One particular morning a mother sees her 8-year-old son Ronnie off to school. Following their routine, she walks him to the bus stop where they wait patiently. The bus arrives. Ronnie gets on. His mother returns home to get ready for work. 15 minutes later the doorbell rings; Ronnie is at the front door. She’s surprised to see him and then shocked when she notices the school bus with its door open, in front of her house.
The mother asks Ronnie, “What are you doing back home?” He replies, “I’m quitting school! It’s too hard, it’s boring, and it wastes my time.”
She holds his gaze and chin and says, “That’s life! Now get back on the g_ _ dd_ _ m bus!”
Source of Your Character
Where does a person’s character come from?
We could spend years analyzing this question but don’t need to. The makeup [enter your own punch line here] of your character is an amalgamation of many things including your genetics, the style of parenting you had, your childhood friends, trauma, fun and painful experiences, your internal thought process, and much more.
The character traits you have now are part of a continuum and puzzle, as shown in the diagram below. The four pieces interconnect and impact each other. Your past experiences shaped your character. Your character now shapes your current experiences. Your current experiences are further shaping your character now and tomorrow. Today’s experiences, mostly produced by you, will become past experiences.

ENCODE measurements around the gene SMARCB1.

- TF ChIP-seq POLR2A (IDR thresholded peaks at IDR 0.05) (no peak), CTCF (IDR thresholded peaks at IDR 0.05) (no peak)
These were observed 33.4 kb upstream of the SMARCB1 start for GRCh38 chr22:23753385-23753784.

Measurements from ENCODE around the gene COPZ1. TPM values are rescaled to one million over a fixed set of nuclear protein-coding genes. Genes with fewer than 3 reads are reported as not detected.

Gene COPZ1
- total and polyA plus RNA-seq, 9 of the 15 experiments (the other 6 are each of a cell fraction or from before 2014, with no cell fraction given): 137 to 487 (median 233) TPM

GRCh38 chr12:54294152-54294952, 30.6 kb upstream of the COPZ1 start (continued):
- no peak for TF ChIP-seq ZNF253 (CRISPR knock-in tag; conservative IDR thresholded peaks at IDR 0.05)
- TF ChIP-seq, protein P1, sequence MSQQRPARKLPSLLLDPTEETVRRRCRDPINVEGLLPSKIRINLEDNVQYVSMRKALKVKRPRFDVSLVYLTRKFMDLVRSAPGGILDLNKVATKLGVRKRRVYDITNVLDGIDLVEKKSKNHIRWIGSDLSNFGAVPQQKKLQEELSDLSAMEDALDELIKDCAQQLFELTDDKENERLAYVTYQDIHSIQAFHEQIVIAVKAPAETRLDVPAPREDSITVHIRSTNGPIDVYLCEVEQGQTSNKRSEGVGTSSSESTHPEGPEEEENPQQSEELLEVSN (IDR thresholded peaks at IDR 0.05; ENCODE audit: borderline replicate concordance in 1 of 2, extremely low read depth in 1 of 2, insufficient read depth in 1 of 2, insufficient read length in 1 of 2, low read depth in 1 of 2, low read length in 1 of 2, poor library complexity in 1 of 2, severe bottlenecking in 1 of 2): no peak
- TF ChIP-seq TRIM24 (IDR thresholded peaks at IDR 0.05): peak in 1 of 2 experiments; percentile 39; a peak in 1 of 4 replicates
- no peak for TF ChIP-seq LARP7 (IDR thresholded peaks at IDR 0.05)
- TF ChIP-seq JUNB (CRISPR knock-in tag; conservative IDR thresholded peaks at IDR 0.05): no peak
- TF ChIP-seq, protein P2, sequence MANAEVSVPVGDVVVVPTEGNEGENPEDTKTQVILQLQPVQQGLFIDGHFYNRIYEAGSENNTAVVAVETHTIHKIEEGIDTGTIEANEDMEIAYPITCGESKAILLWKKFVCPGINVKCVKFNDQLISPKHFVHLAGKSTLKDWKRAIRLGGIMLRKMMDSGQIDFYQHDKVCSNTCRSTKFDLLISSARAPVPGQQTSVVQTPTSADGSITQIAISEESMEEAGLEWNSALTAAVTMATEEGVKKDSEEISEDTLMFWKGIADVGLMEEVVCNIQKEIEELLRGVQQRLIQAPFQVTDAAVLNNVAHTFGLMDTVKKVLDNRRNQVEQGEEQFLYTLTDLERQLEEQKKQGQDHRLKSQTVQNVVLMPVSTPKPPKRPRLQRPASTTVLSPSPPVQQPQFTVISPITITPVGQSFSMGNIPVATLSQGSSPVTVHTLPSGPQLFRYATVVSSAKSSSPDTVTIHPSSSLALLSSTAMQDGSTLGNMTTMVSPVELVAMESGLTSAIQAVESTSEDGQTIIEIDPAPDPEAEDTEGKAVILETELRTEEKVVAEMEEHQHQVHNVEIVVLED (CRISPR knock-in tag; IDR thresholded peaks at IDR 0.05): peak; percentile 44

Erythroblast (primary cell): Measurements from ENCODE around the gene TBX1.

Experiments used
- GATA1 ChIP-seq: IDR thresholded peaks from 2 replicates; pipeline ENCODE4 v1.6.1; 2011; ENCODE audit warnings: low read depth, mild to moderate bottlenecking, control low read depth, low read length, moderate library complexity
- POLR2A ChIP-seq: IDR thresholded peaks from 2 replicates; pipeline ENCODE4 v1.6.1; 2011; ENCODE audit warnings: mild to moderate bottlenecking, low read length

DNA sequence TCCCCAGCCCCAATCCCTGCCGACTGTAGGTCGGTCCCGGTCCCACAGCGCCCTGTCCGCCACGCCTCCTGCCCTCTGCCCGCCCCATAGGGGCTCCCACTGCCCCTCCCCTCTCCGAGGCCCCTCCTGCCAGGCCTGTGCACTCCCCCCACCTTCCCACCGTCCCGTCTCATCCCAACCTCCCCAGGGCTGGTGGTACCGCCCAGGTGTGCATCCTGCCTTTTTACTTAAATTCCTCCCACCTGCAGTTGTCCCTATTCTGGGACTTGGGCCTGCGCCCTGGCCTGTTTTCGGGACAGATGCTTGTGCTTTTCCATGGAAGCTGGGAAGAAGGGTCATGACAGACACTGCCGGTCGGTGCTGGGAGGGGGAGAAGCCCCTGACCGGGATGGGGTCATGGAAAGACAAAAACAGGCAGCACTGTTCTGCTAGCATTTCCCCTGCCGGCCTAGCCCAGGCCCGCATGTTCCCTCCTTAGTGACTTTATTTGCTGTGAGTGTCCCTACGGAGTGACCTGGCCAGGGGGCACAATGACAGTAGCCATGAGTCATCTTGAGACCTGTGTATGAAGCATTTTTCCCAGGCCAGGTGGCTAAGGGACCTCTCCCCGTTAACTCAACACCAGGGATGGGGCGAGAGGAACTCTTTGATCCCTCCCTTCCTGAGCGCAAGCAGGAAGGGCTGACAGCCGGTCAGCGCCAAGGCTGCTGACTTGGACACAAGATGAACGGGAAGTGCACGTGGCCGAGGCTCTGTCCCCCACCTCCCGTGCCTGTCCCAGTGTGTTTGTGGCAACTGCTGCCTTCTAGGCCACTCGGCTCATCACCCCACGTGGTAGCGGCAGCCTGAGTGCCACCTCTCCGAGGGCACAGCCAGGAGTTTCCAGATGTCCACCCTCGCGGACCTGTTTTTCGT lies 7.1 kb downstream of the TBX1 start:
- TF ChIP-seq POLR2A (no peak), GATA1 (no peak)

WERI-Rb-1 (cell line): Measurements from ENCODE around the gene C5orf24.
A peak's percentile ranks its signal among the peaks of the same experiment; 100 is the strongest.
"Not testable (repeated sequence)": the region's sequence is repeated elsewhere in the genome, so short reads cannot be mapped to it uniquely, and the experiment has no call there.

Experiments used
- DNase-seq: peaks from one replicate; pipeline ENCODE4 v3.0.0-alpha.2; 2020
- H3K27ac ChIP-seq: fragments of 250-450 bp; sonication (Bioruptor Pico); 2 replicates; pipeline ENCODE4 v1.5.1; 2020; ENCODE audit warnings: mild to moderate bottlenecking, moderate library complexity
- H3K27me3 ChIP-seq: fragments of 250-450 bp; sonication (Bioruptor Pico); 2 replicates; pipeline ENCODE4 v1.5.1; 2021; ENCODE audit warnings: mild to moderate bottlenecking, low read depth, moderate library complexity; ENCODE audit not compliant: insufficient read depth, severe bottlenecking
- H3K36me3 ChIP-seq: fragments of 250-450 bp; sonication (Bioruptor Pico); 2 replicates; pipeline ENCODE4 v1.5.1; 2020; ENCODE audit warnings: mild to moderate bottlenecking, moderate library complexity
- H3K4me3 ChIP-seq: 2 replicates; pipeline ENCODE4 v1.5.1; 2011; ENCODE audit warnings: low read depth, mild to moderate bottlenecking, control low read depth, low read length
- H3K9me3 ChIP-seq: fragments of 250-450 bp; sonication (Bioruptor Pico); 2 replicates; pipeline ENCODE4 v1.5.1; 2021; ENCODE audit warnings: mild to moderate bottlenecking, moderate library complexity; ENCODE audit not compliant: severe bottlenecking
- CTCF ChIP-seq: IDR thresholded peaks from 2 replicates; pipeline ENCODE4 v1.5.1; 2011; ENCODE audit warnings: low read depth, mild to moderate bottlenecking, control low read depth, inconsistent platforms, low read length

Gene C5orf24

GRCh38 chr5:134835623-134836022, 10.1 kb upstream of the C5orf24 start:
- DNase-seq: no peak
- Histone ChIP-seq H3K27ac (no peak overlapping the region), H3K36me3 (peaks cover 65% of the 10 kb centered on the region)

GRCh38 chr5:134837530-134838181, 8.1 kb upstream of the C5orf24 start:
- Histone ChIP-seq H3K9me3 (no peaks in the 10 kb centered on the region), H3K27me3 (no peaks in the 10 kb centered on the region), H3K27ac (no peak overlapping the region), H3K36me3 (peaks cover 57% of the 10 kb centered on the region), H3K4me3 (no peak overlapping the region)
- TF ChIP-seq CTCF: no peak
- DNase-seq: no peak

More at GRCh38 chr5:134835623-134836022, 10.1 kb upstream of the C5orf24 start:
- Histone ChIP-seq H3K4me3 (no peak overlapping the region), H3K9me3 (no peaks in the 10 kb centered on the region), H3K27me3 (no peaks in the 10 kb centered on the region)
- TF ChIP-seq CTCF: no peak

To understand this better please examine the following graphic:
A Leader Must Know Their Character
In my story the mother is trying to build her son’s character. He wants to take the path of least resistance while and she wants him to stick it out. This could be a defining moment in his life… or not.
Almost no one goes into a situation and says, “I’m going to face this to define my character.” In addition, as we grow up, most people can spot our emerging character long before we do.
In my younger years (like Ronnie), I often took the path of least resistance. If something was hard, I usually quit. At 13, I heard my parents describing me to someone; they didn’t think I was nearby. My Dad described me as lazy while my Mother added that I gave up too easily. Those descriptions of me stung! I packed to leave home but was too lazy to get out the door. [Ronnie is NOT me!]
As I matured and became self-aware, I began to spot examples when I took the easy way out. I soon realized that I could not change my past experiences, but I COULD learn from them. I also used my present experiences to act and think differently which formed new behaviors.
The Meaning for You
As a new leader, an experienced one, or a student of leadership, you need to know what your character is like. Or at least how others perceive your character. Why? As leader of people, you are a role model. Therefore, whatever you want your employees to be like, you must be like that first. If you want them to have squeaky clean ethics, then a commitment to ethics must be in your DNA. Do you want employees to openly communicate issues, concerns, ideas? Do you behave this way? Maybe you want to able to trust your employees. Then you must earn their trust and demonstrate often how much you trust them.
In my story, the bus represents the path to leadership and the work required to become a good leader. School represents your authority and the responsibilities of the honor.
I guarantee that there will be days when you want to stay at home [yes, I realize some you are already there while WFH]. You want mommy to deal with the problems so you can hide in your bed under the covers.
However, as your mother… erm leadership coach, I must tell you, “That’s leadership! Now get back on the g_ _ d_ _ m bus!”
The tough part of leading shapes your character.